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The Virginia Zoo's Baby Giraffe is Named Kellen!Kellen, the Virginia Zoo's baby giraffe in his habitat at the Zoo July 17, 2013 (Virginia Zoo photo by Winfield Danielson).

Of the top five names, Kellen was the favorite, capturing a majority of the votes. Patches was second, followed by, Zarafa, Mandela and finally Twiga.

The baby giraffe was born June 6 to father Billy and mother Imara. At birth, the baby weighed in at 150 pounds and was 6 feet 4 inches tall.

Members of the public suggested names via a Web-based survey linked to the Virginia Zoo's website and Facebook Fan Page up until July 15, after which, the top names were voted on by Zoo staff, members and social media followers.

Masai giraffe are the largest subspecies of giraffe and the tallest land mammal on Earth. Males reach heights of up to 18 feet tall and females can grow to 14 feet tall. Giraffes may bear one offspring after a 15-month gestation period. Newborn giraffe can stand and walk within an hour of birth. They can eat leaves at four months old, but continue to nurse until 6 to 9 months.

Madonna Delivers Baby at the Virginia ZooA 6-day-old squirrel monkey clings to its mother's back at the Virginia Zoo Friday, March 15, 2013 (Virginia Zoo photo by Winfield Danielson).

Of course we mean Madonna the squirrel monkey...

The material monkey was discovered with the new baby clinging to her back Saturday morning, March 9, 2013 by zookeepers.

The tiny primate joins its mother, proud papa Jeebes and four other squirrel monkeys in the Zoo's Exhibit Building.

Squirrel monkeys have the proportionately largest brain of all primates, with a brain to body mass ratio of 1-to-17. Humans, by comparison, have a 1-to-35 ratio. Adult squirrel monkeys range from nine to nearly 14 inches, plus a 13 to 17-inch tail, and weigh in from one to just over two pounds. The males are usually larger.

Found in the tropical forests of Central and South America, squirrel monkeys spend most of their time in trees and are primarily active during daylight hours. Unlike many other New World monkeys, their tail is not directly used for climbing, but for maintaining balance as they run and jump among vines and branches. The tiny primates live together in groups of up to 500 males and females. Squirrel monkeys are omnivorous, eating primarily fruits and insects. They live roughly 15 years in the wild, but zoo residents can reach 20 years old.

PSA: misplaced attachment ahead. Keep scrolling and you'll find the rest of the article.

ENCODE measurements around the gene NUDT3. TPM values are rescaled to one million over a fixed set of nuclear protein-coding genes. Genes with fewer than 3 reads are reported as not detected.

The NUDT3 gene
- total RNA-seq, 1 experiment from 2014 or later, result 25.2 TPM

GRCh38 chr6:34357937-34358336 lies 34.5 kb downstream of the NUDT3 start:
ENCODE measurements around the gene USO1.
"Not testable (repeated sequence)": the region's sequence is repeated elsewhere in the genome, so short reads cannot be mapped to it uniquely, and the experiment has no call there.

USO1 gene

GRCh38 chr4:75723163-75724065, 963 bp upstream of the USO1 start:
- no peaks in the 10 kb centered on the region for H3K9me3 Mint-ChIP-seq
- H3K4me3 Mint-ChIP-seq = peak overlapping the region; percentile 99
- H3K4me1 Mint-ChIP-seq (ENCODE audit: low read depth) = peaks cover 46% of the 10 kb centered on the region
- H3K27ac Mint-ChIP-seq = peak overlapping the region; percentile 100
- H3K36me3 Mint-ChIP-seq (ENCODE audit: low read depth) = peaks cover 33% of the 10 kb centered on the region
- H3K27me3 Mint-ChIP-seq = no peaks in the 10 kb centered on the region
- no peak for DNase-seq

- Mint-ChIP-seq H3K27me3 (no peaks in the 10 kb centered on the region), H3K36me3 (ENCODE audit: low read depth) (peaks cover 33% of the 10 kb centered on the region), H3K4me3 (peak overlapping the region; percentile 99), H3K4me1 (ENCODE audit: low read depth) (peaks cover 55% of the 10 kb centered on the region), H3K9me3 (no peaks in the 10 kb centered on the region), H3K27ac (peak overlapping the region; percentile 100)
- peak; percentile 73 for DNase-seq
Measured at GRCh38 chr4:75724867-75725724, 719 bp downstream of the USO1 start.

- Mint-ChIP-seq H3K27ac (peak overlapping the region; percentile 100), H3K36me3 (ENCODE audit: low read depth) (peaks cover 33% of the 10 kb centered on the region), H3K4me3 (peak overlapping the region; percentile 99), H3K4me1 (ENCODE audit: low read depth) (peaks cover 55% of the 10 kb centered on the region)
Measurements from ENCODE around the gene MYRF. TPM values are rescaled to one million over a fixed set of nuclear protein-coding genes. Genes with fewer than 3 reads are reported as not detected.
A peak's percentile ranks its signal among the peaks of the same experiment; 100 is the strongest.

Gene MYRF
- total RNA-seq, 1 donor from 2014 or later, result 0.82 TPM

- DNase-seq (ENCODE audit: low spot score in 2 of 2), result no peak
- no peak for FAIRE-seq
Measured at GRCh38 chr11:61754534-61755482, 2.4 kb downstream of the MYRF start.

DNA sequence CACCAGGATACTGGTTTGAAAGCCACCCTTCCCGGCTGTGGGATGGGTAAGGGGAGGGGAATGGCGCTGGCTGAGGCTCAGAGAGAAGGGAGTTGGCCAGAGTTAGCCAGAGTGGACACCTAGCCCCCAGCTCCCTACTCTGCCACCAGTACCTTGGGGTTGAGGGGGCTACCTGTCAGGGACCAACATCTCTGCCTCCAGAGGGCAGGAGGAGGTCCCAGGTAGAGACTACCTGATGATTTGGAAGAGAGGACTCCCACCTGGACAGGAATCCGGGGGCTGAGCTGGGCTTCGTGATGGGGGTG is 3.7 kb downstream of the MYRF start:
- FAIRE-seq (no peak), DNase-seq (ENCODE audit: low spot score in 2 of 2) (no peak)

New Male Bongo A.J., a male bongo, explores his new outdoor habitat Friday, Jan. 18, 2013 (Virginia Zoo photo by Winfield Danielson).

A.J., a 2-year-old bongo from the Jacksonville Zoo in Florida, arrived at the Virginia Zoo in December and began exploring his new outdoor habitat January 16, 2013, after 30 days in quarantine.

The Virginia Zoo has a successful bongo breeding program, which is part of the Association of Zoos and Aquariums' Species Survival Plan, which strives to preserve endangered species. As part of the effort, the Zoo sent one of its captive-born calves to Africa in 2004, to create a herd with other bongos from North American zoos.

Wild bongos live in dense forests in Kenya and other regions of Africa. The wild population is rapidly diminishing as its habitat is destroyed by human encroachment, and the animals are over-hunted for meat and for their horns.

Bongos are the largest and heaviest type of forest antelope, standing over 50 inches tall at the shoulder and weighing around 450 to 550 pounds. Their chestnut coats with white stripes provide camouflage in the forest shadows. Herds are comprised of females and calves, while males are more solitary. Bongos are most active at dawn and dusk. Females give birth to one calf per year and the gestation period is nine months.

Baby Siamang Born A baby siamang clings to its mother at the Virginia Zoo Aug. 23, 2012 (Virginia Zoo photo by Kelsey Bethune).

A new baby siamang was discovered clinging to her mother's stomach Aug. 21, 2012 by zookeepers. First time mother Hitam came to the Virginia Zoo from the San Diego Zoo, while her father, Bali, came from Howletts Wild Animal Park in England.

Siamangs are critically endangered and facing increasing pressure in the wild. They are native to the rainforests of Southeast Asia and are the largest species of gibbon. Siamangs have black shaggy hair and a naked face. They have large gray or pink throat pouch that can be inflated, allowing them to make loud resonating calls that can be heard more than two miles away. Siamangs are omnivorous, eating mostly leaves, but also fruit, insects, nuts, small animals, birds and bird's eggs. Males and females are similar in size, growing to 30 to 35 inches in length and weighing approximately 17 to 28 pounds.

Siamangs bear one offspring after a 7 to 8 month gestation period. For the first few months, the baby clings to the mother's abdomen. By age two, the baby is independent, but still very much a part of the family. At about seven years old they reach sexual maturity and leave their parents.

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